Last week, I posted the rules to my NaGaDeMon entry for the year, Tricks and Treats. I’ve been spending the last week working on the prototype, which is now done, so I thought I’d write a little about the process.
The first thing I needed to do was collect some materials. I have a blog, but that’s about as technological as I get. I don’t have any programs to help me design components, nor do I really have printing capabilities to help me print stuff out. This means I had to do things the old fashioned way – by hand. So I needed some blank playing cards (I really didn’t want to use index cards) and some blank tokens. After doing a little research, I thought I’d try my local education store (United Art and Education). There, I found almost exactly what I needed:
- A deck of 60 blank playing cards, the exact number I needed. There were actually 61 so I could use a card to test my Sharpies and see if they would bleed through (they did not).
- A bag of 200 blank tokens. I went in looking for cardboard tokens, and found these pink and white foam tokens that looked like little candies. Not exactly what I was looking for, but they looked like they could be marked on and they were super thematic.
As an aside, I would highly recommend that anyone looking for some good prototype materials go to their local education store. They had all kinds of game making stuff – dice, spinners, counters, pawns, blank puzzles, and so on.
My materials in hand, I just needed to start putting the art on them. I started with the tokens. I needed to decide on my five suits, and chose orange pumpkins, green slime, purple spiders, black bats, and blue skulls. The skulls took me the longest time to decide on, but I finally landed on skulls after my wife drew a Dia de los Muertos skull for me (simplified).
I then set about designing the treats. The biggest thing here was trying to decide on logical symbols for them. Some were easier than others. I made more than 22 – a master trump (star), bomb, three candies, three compasses, three evil eyes, three ghosts, three mixers (spirals), three poisons (skull and crossbones), three swaps (hands), three switches (arrows), and three thieves (masks). I did decide to drop the Spy token, which allowed you to peek at a face down token because I don’t think anyone would ever give up a point to use it. That may happen with several other treats, but we’ll see after my first playtest.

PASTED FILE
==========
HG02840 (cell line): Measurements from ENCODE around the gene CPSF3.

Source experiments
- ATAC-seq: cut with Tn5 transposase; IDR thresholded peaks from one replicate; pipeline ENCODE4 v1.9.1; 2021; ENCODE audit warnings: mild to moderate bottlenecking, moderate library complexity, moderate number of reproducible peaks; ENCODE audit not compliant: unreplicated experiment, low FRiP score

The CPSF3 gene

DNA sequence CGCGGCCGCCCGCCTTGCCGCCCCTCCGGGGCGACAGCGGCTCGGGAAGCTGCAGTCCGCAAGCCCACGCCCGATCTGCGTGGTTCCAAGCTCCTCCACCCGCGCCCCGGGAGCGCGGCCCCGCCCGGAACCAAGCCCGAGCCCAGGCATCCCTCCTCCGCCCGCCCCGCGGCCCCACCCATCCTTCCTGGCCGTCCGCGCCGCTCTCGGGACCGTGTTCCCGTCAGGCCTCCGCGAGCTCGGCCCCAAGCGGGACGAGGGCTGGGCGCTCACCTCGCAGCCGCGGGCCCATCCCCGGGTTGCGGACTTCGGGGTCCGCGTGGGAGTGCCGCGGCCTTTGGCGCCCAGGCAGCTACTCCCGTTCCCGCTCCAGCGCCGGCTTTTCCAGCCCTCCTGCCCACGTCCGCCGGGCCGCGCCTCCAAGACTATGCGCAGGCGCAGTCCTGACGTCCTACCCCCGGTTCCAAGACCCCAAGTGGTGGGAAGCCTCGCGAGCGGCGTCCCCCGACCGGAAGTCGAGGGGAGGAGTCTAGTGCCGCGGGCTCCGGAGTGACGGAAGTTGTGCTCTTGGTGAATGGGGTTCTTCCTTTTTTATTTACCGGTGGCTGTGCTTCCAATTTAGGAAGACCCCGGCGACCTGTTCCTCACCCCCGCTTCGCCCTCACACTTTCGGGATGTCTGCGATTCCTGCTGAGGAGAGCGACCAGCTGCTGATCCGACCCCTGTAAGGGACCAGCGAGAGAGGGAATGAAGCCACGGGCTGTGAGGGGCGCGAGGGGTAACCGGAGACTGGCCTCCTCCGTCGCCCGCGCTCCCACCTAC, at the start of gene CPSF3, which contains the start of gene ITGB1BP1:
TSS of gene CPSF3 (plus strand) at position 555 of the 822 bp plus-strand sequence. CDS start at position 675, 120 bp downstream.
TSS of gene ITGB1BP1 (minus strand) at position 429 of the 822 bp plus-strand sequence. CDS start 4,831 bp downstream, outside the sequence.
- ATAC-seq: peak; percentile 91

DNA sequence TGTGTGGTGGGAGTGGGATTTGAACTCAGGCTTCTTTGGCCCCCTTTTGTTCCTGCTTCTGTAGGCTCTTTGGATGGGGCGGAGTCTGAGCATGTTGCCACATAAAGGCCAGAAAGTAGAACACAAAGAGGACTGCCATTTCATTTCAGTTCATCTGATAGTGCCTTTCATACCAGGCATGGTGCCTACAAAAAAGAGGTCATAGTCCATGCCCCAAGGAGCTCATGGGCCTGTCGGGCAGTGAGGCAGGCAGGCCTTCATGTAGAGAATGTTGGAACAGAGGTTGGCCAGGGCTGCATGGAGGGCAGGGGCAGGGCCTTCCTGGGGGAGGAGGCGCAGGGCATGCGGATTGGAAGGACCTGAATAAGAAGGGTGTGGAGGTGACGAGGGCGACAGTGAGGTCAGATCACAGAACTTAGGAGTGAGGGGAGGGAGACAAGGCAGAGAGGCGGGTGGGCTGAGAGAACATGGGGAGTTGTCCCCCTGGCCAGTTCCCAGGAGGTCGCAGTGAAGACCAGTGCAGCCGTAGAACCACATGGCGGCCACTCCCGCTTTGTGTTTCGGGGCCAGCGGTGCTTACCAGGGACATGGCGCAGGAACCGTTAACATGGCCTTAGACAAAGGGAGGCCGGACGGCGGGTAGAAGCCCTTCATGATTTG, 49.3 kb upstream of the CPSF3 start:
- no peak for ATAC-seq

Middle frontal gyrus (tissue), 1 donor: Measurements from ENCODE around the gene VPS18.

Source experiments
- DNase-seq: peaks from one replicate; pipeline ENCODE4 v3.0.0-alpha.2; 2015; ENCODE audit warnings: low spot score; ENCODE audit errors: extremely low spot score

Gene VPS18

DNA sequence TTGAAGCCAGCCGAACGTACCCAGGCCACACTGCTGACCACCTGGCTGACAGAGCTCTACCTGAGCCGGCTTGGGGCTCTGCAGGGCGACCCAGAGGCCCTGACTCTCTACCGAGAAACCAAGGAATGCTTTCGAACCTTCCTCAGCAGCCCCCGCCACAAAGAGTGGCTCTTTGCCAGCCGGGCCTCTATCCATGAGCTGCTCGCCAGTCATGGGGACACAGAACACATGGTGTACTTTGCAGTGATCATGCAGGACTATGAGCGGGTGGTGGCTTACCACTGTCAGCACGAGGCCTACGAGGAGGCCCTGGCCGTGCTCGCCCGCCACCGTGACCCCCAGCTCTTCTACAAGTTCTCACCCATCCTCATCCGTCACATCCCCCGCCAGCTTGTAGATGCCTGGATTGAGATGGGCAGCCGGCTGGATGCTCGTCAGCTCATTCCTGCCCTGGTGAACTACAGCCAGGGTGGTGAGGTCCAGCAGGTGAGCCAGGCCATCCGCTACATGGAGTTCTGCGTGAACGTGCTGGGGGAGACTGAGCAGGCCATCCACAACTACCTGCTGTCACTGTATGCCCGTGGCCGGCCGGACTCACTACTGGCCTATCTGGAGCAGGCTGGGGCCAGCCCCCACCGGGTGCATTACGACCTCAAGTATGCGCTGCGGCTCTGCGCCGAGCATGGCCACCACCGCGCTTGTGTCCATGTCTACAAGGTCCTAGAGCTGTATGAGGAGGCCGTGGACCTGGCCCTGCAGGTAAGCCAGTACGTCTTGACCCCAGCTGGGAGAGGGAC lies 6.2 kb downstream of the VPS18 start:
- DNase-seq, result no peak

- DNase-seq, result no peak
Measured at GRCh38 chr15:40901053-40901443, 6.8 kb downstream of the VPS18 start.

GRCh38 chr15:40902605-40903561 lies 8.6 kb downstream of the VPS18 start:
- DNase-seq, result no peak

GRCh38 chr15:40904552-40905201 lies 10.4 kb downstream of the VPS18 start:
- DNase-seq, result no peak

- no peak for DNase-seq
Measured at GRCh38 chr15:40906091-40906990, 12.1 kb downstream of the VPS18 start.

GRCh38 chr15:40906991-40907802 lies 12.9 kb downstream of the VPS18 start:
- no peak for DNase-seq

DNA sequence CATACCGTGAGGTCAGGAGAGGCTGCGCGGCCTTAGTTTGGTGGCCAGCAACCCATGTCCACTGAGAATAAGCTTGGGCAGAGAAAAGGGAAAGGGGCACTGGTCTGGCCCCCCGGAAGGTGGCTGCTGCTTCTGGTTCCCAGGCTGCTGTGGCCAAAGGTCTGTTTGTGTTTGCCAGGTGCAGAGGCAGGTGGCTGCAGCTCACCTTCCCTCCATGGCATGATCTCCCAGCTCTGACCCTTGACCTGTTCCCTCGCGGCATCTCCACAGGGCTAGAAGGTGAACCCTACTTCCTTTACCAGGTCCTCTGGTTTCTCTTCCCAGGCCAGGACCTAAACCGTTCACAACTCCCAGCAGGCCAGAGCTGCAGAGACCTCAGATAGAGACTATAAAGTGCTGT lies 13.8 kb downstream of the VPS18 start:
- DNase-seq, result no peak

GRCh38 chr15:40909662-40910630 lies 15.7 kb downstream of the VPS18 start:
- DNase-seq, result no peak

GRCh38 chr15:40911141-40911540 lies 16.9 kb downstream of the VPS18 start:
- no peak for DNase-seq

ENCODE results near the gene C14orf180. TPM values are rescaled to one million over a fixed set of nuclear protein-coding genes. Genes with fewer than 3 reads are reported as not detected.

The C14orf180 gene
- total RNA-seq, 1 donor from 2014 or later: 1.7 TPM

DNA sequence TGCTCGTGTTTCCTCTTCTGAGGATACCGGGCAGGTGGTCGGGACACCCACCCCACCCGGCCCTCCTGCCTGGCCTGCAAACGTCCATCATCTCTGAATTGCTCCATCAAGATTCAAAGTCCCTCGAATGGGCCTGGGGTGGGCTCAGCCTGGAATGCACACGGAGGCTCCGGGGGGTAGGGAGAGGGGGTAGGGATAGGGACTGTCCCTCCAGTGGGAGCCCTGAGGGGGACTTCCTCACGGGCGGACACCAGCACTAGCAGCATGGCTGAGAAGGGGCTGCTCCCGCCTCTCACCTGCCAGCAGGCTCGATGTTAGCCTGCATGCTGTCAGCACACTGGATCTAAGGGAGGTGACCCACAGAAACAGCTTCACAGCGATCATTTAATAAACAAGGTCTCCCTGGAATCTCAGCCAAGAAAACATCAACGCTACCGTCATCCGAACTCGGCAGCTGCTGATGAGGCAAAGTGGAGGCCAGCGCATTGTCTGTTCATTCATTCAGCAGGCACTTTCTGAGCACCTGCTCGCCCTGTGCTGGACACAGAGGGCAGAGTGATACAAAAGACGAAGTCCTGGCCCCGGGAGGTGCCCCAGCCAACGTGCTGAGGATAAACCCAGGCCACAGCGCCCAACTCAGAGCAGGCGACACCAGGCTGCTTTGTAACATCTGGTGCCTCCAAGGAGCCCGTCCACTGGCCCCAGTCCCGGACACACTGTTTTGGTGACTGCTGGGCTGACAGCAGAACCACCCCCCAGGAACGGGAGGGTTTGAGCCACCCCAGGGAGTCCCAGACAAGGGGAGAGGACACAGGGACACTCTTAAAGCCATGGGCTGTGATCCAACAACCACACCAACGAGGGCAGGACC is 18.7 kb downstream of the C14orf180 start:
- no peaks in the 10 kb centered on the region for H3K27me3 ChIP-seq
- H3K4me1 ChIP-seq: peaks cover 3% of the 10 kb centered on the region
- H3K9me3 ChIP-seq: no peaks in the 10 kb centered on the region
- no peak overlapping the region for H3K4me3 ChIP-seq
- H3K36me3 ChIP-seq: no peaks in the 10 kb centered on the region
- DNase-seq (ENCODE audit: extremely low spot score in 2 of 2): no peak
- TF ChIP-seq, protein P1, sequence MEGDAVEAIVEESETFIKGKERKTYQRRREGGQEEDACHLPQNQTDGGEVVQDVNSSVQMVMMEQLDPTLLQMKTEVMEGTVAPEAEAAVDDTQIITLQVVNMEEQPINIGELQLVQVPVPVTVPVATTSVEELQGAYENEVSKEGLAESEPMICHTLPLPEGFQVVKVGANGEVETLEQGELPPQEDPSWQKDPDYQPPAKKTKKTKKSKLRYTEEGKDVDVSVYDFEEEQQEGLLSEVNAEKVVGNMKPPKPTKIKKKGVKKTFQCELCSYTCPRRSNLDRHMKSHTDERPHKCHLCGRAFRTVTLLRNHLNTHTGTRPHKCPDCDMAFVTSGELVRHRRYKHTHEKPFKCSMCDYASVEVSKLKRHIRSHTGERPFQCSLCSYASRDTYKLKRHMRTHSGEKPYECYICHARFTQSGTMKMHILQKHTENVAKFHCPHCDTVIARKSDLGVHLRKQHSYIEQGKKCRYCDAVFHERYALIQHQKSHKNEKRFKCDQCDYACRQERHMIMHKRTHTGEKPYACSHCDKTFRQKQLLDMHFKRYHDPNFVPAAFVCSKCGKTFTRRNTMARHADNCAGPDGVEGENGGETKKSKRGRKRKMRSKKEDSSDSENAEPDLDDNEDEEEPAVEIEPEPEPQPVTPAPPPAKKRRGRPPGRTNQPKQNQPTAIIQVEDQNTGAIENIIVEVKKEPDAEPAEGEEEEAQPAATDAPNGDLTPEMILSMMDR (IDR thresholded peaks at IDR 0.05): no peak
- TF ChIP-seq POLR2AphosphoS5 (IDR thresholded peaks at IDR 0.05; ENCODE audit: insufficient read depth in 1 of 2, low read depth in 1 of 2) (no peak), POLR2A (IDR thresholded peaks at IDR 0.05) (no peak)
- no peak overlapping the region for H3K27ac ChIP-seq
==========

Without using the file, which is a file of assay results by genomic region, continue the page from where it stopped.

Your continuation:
The cards were next, and that was just a case of putting numbers on them and the symbol I had put on the tokens. I thought about doing them in playing card style (numbers in two corners and as many symbols as the number on the card), but that seemed like WAAAY too much work. So, I just put a number in the upper left corner and one big symbol on each. I was happy they didn’t bleed through the other side.
I found a small cardboard box to use, and set up a sample game (as seen above). The game is now ready for its first playtest, which will hopefully happen tomorrow. Not much has changed for the rules, other than I think I want to have at least five face up trumps at all times (rather than two). Also, I don’t think I want to remove any treats from the game once they are used until after the third mixer. The treats I’ll be using are 1 Master Trump, 1 Bomb, 3 Mixers, 3 Candies, and 2 of everything else.
So that’s where I am. I’ll try to post something about the playtesting next weekend. Thanks for reading!